With respect to targeted timber companies, a communique described Superior Lumber as "a typical earth raper contributing to the ecological destruction of the Northwest" and expressed optimism that more timber companies would be targeted: "This year, we hope to see an escalation in tactics against capitalism and industry. While Superior Lumber says, `Make a few items, and do it better than anyone else,' we say, `choose an earth raper, and destroy them.'" A communique likewise described the "bonfire" at U.S. Forest Industries and stated: "This was done in retribution for all the wild forests and animals lost to feed the wallets of greedy fucks like Jerry Bramwell, U.S.F.I. president. This action is payback and it is a warning, to all other responsible we do not sleep and we won't quit." Following the Boise Cascade arson, a communique stated: "After ravaging the forests of the pacific northwest Boise Cascade now looks towards the virgin forests of Chile. . . . Let this be a lesson to all greedy multinational corporations who don't respect their ecosystems."

After the arson in Vail, Colorado, the conspirators issued a communique stating that the arson was committed "[o]n behalf of the lynx":

Putting profits before Colorado's wildlife will not be tolerated. This action is just a warning, we will be back if this greedy corporation continues to trespass into wild and unroaded areas. For your safety and convenience, we strongly advise skiers to choose other destinations until Vail cancels its inexcusable plans for expansion.

Following the arson at Romania Chevrolet, a communique suggested that the arson was committed in honor of Jeffrey Luers, who had been charged and convicted for an earlier arson at the same location. The communique declared, "We can no longer allow the rich to parade around in their armored existence, leaving a wasteland behind in their tire tracks. The time is right to fight back. . . . We must strike out against what destroys us before we are all either choking on smog or held captive by the state." A communique also explained that the conspirators "torched Jefferson Poplar because hybrid poplars are an ecological nightmare threatening native biodiversity in the ecosystem. Our forests are being liquidated and replaced with monocultured tree farms so greedy, earth raping corporations can make more money."

Almost ten years after commission of the first arson, government agents identified a conspirator who became a cooperating witness. The cooperating witness informed the government of his involvement in specific acts of arson and identified others he conspired with in committing the offenses. The cooperating witness, at the direction of government agents, obtained recorded statements from other conspirators, eventually culminating in their arrests. Two alleged conspirators remain fugitives.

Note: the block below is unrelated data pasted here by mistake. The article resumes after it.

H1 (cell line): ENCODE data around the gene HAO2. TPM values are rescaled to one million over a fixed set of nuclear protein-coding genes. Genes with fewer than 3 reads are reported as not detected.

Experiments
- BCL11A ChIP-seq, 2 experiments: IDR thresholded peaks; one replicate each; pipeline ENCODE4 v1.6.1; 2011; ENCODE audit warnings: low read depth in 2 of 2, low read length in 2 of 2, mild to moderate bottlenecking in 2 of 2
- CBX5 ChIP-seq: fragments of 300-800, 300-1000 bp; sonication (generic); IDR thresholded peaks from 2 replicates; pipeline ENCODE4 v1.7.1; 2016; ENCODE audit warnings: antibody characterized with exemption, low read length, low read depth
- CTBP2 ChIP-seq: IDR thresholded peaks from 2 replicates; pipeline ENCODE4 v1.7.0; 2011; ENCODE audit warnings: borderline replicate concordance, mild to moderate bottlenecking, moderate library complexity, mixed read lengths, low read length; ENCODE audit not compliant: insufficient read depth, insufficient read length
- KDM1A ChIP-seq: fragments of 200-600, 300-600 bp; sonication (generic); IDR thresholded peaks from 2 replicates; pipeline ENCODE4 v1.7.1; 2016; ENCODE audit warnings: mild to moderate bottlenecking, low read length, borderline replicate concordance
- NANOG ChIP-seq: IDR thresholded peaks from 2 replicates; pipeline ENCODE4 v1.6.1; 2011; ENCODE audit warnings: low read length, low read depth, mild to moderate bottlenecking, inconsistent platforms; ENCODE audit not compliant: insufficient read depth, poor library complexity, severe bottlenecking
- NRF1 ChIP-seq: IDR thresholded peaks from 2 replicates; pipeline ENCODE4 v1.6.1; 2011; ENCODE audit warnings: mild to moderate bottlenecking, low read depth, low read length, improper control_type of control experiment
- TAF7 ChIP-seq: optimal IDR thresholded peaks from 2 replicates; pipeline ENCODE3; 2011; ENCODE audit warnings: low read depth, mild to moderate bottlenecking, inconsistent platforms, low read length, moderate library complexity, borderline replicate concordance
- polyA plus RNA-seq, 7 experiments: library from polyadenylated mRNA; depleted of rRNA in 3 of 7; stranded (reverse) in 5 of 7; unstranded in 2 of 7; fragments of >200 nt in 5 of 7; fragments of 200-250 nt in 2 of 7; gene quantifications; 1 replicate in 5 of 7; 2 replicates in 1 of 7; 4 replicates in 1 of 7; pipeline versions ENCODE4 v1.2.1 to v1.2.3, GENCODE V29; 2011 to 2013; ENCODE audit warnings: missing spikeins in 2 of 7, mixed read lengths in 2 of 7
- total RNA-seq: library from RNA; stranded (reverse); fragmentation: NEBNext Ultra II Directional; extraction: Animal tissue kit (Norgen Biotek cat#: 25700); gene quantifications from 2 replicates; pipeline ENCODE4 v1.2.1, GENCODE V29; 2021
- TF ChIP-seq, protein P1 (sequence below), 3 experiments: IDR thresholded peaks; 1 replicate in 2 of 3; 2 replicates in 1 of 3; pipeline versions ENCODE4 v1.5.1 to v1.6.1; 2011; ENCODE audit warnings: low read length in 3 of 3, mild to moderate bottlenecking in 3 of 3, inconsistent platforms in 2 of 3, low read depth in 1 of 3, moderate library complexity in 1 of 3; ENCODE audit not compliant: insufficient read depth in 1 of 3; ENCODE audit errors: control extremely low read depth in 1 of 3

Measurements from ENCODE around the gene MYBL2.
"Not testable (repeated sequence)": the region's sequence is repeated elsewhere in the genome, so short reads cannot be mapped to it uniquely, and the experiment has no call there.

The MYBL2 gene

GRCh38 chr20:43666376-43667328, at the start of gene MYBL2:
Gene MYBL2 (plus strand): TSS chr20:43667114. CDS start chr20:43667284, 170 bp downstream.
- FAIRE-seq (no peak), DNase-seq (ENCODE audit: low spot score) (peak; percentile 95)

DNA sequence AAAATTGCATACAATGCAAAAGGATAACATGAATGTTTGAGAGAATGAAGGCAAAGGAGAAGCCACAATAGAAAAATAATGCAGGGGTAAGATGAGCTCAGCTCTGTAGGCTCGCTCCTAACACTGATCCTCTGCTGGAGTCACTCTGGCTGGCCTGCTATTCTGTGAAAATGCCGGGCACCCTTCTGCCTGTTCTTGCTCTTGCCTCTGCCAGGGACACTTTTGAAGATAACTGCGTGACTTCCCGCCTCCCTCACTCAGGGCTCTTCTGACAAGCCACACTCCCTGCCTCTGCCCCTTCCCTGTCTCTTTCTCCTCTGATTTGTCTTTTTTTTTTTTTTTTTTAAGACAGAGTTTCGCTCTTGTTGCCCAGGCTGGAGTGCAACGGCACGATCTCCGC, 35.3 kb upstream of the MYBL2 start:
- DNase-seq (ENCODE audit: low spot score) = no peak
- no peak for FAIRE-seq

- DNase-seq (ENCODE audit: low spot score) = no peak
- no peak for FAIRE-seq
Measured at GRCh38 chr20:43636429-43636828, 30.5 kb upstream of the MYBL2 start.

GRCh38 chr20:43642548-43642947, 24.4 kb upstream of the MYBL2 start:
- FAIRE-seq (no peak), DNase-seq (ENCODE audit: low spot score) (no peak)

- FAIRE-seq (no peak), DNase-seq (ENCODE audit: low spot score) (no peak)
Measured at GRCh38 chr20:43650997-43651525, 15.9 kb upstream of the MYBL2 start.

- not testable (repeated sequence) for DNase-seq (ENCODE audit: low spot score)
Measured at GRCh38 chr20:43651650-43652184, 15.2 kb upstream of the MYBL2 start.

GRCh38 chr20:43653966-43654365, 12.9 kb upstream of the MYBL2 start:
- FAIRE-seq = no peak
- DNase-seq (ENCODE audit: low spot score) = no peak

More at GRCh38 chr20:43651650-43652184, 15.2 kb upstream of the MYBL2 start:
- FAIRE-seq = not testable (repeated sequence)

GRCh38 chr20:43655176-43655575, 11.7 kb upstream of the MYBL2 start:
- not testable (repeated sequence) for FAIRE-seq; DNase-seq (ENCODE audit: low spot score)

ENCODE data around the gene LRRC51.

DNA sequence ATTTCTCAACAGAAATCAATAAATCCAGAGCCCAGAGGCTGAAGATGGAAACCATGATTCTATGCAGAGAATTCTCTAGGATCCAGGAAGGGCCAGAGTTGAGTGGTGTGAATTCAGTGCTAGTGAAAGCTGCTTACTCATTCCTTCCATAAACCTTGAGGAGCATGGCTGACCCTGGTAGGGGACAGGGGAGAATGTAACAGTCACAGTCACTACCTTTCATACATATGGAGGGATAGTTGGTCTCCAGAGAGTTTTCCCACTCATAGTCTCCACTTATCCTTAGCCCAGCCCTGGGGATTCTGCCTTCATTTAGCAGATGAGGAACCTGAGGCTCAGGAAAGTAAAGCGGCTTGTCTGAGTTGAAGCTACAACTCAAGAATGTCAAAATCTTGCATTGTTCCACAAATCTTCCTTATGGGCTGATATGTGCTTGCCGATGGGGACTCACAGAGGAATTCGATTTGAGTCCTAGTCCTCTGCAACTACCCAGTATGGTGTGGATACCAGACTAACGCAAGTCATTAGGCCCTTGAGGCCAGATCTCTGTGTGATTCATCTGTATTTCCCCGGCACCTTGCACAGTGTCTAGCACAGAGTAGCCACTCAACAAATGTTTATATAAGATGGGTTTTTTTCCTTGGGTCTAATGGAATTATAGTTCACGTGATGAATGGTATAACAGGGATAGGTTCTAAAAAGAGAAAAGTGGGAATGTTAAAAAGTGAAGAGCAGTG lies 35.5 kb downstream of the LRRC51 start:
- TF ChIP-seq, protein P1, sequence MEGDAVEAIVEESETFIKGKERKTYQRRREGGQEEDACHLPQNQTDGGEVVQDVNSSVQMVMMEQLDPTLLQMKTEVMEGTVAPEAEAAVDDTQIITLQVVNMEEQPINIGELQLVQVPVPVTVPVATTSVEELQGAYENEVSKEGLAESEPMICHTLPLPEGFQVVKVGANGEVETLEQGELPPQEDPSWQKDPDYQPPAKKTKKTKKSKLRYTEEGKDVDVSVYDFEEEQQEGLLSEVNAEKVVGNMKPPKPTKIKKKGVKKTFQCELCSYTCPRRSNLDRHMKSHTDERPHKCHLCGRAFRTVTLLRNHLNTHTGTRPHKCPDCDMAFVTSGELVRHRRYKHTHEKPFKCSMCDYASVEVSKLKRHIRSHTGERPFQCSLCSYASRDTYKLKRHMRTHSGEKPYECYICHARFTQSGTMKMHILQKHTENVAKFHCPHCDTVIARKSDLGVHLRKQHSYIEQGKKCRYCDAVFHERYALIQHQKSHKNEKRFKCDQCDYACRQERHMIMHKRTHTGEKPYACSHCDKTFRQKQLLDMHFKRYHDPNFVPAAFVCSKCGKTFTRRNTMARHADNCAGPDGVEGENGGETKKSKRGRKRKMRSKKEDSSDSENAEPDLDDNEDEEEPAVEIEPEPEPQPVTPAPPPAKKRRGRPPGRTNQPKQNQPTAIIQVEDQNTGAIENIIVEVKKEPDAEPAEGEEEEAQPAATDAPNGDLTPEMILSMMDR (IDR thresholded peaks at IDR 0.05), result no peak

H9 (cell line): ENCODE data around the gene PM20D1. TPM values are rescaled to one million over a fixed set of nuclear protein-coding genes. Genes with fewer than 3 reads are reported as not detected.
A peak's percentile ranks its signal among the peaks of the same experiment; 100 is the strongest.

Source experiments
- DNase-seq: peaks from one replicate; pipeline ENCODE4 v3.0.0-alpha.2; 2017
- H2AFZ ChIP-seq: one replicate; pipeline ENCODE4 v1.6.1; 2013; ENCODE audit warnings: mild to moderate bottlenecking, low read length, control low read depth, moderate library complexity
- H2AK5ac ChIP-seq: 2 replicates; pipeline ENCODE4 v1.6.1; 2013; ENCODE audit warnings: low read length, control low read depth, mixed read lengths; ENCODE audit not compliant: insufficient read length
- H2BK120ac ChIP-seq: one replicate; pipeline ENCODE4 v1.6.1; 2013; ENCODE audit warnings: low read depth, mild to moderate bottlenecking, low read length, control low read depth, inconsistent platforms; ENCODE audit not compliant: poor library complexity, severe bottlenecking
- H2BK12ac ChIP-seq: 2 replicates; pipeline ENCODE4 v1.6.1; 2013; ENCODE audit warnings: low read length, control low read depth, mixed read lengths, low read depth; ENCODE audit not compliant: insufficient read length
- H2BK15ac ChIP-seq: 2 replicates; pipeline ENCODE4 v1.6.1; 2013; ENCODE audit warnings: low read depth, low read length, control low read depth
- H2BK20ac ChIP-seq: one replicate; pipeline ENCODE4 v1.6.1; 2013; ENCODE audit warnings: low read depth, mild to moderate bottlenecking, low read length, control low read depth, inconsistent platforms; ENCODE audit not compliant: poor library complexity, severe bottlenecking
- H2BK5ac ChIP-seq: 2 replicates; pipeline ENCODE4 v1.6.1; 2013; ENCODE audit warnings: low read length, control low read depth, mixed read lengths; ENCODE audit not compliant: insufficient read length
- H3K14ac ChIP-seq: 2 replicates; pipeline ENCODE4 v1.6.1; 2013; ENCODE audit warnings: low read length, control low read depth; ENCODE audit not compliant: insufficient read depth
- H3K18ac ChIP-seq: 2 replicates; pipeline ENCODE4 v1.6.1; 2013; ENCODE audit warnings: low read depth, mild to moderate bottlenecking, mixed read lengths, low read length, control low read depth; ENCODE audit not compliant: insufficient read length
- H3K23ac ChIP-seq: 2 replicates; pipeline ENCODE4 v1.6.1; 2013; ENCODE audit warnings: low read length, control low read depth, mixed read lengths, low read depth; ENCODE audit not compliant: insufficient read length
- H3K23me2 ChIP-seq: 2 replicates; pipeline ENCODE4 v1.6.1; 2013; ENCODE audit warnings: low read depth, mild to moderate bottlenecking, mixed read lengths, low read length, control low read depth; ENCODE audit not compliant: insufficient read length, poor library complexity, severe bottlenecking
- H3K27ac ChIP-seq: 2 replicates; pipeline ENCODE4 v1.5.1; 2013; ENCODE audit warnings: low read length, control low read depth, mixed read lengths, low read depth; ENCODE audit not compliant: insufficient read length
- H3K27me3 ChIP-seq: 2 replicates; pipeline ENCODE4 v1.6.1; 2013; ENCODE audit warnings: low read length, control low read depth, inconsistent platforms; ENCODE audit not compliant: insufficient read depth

DISCUSSION

The government argues that the court should apply the terrorism enhancement set forth in § 3A1.4 of the United States Sentencing Guidelines (hereinafter "Sentencing Guidelines," "Guidelines" or "U.S.S.G") when calculating each defendant's sentencing range, resulting in a 12-level increase to the applicable offense level and an increase in the criminal history category to VI.

During oral argument, counsel for defendant Gerlach made a thoughtful observation that although the government seeks a 12-level enhancement for terrorism with respect to his client, the government also recommends a 12-level downward adjustment for substantial assistance. Further, the government recommends the same sentence of imprisonment regardless of whether the terrorism enhancement applies. Thus, as counsel notes, the practical effect of the enhancement on defendants' negotiated plea agreements is relatively minimal.

The issue, however, is not academic. Although district courts are not required to sentence within an applicable Guideline range now that the Sentencing Guidelines are advisory, United States v. Booker, 543 U.S. 220, 259-60 (2005), courts nevertheless "must consult [the] Guidelines and take them into account when sentencing." Id. at 264. "In other words, as was the case beforeBooker, the district court must calculate the Guidelines range accurately. A misinterpretation of the Guidelines by a district court `effectively means that [the district court] has not properly consulted the Guidelines.'" United States v. Cantrell, 433 F.3d 1269, 1280 (9th Cir. 2006) (quoting United States v. Crawford, 407 F.3d 1174, 1178-79 (11th Cir. 2005)). Thus, the court must fulfill its obligation to conduct a Guidelines calculation and determine the applicability of the terrorism enhancement, regardless of its actual effect.